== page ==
If you’re anything like me, you love Derren Brown.  He’s a bit of a genius, illusionist, mentalist, clever and challenging.

He’s also a bit of a trickster.

He has one particular move I like, he gets the unsuspecting victim to willingly hand over his wallet.  Just like this:

Which brings me to this RTE headline yesterday.  On the face of it, things look great.  1,700 new teachers and SNAs (Special Needs Assistants) to be employed in Irish Schools.  All good, yes?

Well, as always, it’s a little more complicated.  While the headline does grab your attention, the details of the article take a lot of the shine away:

  • 10,000 new students entering primary level each year
  • 4,000 new students entering second level each year
  • The cost of college registration to increase.  Again.
  • The budget for new schools (needed for the extra numbers) is to be cut by €10,000,000
  • Funding for second level schools (Capitation, the grant per student in school) is being reduced again.  This time by 1%
  • Funding for third level colleges also to be reduced by 1%

That’s the new cuts.

There’s still no reverse on the reprehensible decision to remove guidance counsellors from secondary schools.  No decision to restore middle management in schools.

For years now the budget for education has been cut. The new posts in the headline don’t do anything to change the pupil/teacher ratio – it only maintains the current crazy level.  Schools have been forced to cut subjects, options, programmes and supports for students.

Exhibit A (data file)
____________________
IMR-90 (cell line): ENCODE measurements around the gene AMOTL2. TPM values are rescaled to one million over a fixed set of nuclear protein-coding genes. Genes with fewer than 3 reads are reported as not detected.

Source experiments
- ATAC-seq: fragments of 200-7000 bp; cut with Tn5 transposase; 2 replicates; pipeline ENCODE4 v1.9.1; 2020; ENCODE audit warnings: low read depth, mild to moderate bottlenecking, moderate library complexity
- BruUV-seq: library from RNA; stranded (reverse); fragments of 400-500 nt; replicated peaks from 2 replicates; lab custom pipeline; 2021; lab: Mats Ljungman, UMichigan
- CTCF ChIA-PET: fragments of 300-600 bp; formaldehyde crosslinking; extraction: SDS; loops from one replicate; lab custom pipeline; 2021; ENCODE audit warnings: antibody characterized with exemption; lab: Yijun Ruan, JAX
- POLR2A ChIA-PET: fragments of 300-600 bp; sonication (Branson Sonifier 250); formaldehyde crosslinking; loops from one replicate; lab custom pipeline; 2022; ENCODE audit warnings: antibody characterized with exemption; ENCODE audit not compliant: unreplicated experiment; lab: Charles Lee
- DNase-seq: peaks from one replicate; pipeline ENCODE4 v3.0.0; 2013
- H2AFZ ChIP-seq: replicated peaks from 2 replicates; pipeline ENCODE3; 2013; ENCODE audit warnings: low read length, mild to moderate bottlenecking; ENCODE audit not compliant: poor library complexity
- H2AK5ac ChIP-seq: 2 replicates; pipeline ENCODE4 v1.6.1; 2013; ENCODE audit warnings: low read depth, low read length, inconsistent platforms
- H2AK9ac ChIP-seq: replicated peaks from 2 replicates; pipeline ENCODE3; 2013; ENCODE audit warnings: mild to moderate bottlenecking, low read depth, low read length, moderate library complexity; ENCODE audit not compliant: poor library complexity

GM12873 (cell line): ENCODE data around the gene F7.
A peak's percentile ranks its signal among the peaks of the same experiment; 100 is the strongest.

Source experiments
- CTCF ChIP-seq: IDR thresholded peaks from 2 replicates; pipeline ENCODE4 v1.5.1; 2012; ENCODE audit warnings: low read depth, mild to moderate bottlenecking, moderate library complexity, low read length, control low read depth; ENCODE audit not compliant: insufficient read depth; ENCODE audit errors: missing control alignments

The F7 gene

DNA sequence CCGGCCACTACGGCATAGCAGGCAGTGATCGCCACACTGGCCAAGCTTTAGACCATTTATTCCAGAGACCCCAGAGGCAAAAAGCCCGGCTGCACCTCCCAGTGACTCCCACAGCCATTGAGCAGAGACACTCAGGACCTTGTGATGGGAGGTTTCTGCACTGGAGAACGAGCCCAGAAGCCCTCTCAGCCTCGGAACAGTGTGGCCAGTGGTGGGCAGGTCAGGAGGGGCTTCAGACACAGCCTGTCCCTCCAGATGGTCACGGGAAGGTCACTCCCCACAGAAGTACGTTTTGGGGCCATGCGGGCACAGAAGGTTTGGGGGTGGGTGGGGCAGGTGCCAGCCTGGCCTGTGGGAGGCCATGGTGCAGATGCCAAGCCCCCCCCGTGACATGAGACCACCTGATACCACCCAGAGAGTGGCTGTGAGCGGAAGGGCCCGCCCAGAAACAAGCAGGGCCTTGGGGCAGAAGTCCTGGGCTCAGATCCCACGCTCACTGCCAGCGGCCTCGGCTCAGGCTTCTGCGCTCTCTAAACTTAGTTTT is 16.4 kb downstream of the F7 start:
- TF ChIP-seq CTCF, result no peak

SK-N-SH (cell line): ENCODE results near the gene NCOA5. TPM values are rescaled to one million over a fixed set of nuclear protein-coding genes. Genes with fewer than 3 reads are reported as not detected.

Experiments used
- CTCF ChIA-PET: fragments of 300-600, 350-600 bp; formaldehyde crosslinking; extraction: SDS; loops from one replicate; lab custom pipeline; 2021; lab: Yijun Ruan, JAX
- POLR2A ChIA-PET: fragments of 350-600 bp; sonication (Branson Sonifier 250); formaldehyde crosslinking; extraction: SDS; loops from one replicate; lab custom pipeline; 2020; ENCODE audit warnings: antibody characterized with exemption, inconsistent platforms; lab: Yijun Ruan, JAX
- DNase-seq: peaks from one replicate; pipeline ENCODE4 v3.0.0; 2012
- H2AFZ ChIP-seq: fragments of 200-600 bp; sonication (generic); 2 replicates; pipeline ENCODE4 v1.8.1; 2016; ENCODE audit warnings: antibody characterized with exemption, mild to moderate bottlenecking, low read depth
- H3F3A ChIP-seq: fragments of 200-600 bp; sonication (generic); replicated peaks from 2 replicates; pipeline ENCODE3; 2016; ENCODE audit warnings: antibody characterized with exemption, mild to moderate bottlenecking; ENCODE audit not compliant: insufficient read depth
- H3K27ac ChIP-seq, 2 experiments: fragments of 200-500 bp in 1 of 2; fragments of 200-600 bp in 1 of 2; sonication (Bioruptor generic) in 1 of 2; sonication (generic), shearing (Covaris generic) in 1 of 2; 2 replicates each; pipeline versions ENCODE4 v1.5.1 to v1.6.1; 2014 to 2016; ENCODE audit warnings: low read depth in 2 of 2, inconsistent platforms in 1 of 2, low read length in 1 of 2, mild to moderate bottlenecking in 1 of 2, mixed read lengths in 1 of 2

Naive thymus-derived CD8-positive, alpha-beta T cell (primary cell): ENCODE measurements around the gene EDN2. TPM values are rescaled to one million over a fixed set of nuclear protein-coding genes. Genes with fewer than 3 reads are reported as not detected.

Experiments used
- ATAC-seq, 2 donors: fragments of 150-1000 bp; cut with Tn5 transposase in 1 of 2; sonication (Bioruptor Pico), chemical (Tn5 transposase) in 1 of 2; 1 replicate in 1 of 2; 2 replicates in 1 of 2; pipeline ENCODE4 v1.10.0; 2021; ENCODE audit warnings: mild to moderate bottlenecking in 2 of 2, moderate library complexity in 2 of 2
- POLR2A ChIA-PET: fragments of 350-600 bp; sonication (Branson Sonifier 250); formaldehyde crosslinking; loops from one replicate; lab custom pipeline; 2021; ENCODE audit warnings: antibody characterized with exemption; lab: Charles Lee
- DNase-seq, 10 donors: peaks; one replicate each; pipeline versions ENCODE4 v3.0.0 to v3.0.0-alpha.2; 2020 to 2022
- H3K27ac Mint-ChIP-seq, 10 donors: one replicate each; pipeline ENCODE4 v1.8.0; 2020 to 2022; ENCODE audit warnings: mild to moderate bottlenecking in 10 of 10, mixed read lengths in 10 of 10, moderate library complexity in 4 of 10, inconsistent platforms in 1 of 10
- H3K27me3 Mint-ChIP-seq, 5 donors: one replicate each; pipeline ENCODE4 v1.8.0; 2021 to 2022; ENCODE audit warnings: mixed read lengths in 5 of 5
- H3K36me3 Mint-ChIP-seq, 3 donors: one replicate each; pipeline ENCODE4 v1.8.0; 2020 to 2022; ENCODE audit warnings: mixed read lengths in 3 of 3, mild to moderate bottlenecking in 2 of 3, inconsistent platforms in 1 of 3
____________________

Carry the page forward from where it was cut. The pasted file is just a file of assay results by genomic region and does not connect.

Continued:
These are not cuts in education. They are attacks on education.

Minister Joan Burton was on Matt Cooper’s show a few weeks ago and said something like ‘Austerity is over’.

Austerity is not over.  Certainly not if you’re in education.  And just like Derren Brown, the government has managed to dip into the pocket of the education sector once more.

The Minister’s Real Speech

It’s A Tuesday in Easter…

Teachers, it’s a pleasure for me to have the chance to speak to & berate you today.

This is my fourth year addressing you, and I’m determined to make headlines today.  Enough of Man U holding the limelight today.

Now, where was I?  Oh yeah, the primary lot.

Yes.  We’re in a hole.  i’d like to blame the other lot, but I’ve used that line enough already. So let’s talk about how you lot are underqualified. First up, you only had to do three years in college to train as primary teachers, I’m changing that.  Plus, you lot aren’t good enough at maths.  Lets see, a starting point is that you’ll have to do honours maths for the leaving.  You see, girls are lazy.  You’re going to drop honours maths after the Junior Cert if we give you half a chance.  So, you have to keep it on.  So there.

Second.  I’m a bit upset.  All the women in here and I don’t even get a cup of tae?  What’s the point in having a feminised profession if you lot can’t even put on the kettle?